Five types of protein powders that you should know about
Proteins are a vital nutrient for our day-to-day functioning. While there are many natural sources of proteins like lentils, fruits, and vegetables, there are times when a person may not meet their daily protein requirement due to various reasons. In such cases, protein powders—derived from dairy, eggs, rice, soybeans, or peas—may help you meet your protein requirement. It's important to include them in your diet.
Protein concentrates are produced by extracting the nutrient from whole foods using heat and acid or enzymes. Protein isolates are made after an additional filtering process to remove more fat and carbs from protein concentrates. Protein isolates contain about 90-95% protein. Protein hydrolysates are produced by further heating the isolates with acid and they are absorbed more quickly by the body and muscles.
Whey protein is the liquid that gets separated from curds while making cheese. It is high in protein but whey concentrates contain lactose, a type of sugar that may cause digestion issues in some people. However, the isolate version contains very little lactose. Studies also prove that whey aids in building and maintaining muscle mass, and increases muscle strength during strength training, too.
When it comes to whole foods, eggs are one of the best foods to decrease the appetite and leave you with a fuller stomach for longer hours. Egg protein powders are made from egg whites and not the entire egg. They are a good choice for people who are allergic to dairy products but are looking for a good source of protein supplement.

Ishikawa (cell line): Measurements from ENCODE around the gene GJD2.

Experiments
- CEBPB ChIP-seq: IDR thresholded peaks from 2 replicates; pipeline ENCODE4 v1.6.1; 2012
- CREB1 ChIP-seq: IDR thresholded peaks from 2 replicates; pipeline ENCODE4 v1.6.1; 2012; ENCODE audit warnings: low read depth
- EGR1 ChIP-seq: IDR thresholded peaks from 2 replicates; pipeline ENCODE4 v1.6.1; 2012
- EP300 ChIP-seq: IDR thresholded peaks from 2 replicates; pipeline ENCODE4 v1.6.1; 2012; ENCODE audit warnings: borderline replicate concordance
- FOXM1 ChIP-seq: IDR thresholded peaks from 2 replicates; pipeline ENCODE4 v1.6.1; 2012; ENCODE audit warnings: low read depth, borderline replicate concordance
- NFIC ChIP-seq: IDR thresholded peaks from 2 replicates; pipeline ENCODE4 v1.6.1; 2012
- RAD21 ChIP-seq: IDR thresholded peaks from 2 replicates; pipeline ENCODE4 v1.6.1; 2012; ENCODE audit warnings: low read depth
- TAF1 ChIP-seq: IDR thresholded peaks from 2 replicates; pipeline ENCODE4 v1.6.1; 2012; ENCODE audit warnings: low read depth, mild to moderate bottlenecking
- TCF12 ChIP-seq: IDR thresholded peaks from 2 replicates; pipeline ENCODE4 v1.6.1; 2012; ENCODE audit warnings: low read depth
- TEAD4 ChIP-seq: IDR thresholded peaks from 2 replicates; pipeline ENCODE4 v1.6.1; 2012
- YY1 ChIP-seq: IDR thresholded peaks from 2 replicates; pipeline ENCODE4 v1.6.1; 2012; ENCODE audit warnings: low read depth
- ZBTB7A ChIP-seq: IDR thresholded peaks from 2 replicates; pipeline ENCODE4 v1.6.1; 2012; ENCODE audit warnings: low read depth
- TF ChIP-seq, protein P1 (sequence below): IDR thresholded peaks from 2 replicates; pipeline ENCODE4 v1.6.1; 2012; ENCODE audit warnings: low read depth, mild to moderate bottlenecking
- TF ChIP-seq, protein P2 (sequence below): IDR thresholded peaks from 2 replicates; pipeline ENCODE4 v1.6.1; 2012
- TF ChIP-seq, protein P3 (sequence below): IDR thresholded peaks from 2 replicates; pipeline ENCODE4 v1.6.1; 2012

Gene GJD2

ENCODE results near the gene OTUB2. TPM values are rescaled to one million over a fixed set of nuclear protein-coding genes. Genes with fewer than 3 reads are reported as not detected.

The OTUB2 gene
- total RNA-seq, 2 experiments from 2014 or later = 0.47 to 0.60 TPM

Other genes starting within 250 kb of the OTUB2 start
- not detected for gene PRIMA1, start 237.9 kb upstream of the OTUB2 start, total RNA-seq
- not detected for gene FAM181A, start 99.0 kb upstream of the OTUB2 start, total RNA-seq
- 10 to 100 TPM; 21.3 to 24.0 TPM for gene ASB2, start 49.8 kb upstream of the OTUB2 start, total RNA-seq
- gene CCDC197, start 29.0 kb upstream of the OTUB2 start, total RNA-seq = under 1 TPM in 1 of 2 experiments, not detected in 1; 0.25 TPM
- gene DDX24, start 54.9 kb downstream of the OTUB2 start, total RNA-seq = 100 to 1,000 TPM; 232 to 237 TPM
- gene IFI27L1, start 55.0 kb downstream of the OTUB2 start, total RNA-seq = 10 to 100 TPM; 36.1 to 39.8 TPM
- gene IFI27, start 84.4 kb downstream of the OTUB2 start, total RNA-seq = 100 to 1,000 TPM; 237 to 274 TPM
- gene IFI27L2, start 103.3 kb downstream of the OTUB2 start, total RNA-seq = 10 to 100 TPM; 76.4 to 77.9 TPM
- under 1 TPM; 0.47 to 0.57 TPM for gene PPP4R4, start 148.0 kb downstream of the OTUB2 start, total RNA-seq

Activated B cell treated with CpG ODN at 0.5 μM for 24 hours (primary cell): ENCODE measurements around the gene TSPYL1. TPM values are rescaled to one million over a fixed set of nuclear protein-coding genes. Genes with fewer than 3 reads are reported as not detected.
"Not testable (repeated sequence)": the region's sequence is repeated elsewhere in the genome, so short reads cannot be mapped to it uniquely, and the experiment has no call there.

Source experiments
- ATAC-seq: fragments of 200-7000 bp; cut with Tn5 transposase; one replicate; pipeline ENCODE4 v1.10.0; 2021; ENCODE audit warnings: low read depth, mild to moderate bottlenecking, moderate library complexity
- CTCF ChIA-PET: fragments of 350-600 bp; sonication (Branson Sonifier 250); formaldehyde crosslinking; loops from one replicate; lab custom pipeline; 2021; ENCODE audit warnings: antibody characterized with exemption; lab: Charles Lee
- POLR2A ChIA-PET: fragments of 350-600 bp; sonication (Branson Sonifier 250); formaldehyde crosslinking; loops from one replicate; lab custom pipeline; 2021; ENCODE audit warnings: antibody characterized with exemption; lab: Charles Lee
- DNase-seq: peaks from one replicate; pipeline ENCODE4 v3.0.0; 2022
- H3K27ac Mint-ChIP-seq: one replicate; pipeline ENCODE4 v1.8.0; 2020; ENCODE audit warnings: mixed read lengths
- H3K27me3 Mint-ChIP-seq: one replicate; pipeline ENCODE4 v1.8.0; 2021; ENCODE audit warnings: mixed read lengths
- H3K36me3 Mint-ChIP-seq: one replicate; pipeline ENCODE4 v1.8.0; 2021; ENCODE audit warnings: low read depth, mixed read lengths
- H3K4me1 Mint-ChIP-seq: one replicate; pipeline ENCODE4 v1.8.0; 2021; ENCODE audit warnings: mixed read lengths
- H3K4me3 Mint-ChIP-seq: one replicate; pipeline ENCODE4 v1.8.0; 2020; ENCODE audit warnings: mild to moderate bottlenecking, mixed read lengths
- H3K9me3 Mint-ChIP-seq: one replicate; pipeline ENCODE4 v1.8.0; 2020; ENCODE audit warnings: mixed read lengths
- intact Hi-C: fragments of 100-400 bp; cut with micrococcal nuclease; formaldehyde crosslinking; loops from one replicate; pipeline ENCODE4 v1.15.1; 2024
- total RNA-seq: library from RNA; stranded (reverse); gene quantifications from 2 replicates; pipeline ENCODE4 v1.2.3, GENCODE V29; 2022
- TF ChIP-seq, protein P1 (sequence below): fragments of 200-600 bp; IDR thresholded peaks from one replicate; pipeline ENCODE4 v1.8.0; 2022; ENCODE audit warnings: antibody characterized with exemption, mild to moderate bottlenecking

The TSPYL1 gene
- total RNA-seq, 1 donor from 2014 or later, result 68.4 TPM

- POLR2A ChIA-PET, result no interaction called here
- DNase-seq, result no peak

Pea protein is derived from yellow split pea, a legume that contains all but one of the nine essential amino acids. Studies prove that those who have a daily intake of pea protein have an increase in muscle mass very similar to those who consume whey protein. Pea protein powders are a great protein supplement for vegans, vegetarians, or those allergic to dairy products.
Some plant-based protein powders may be a mix of various protein sources in order to provide all nine essential amino acids. These protein powders are usually a mixture of two or more of these sources: brown rice, pea, hemp, alfalfa, chia seeds, flax seeds, quinoa, etc. However, there are very limited studies to prove the health benefits of mixed protein powders.
Hemp protein is a vegan protein made by grinding pressed hemp seeds into a fine powder. It is a rich source of omega-3 fatty acids. However, the hemp protein does not contain essential amounts of amino acids like lysine and leucine. While it is known to be easily digestible, there is very little research that helps prove its benefits as a protein supplement.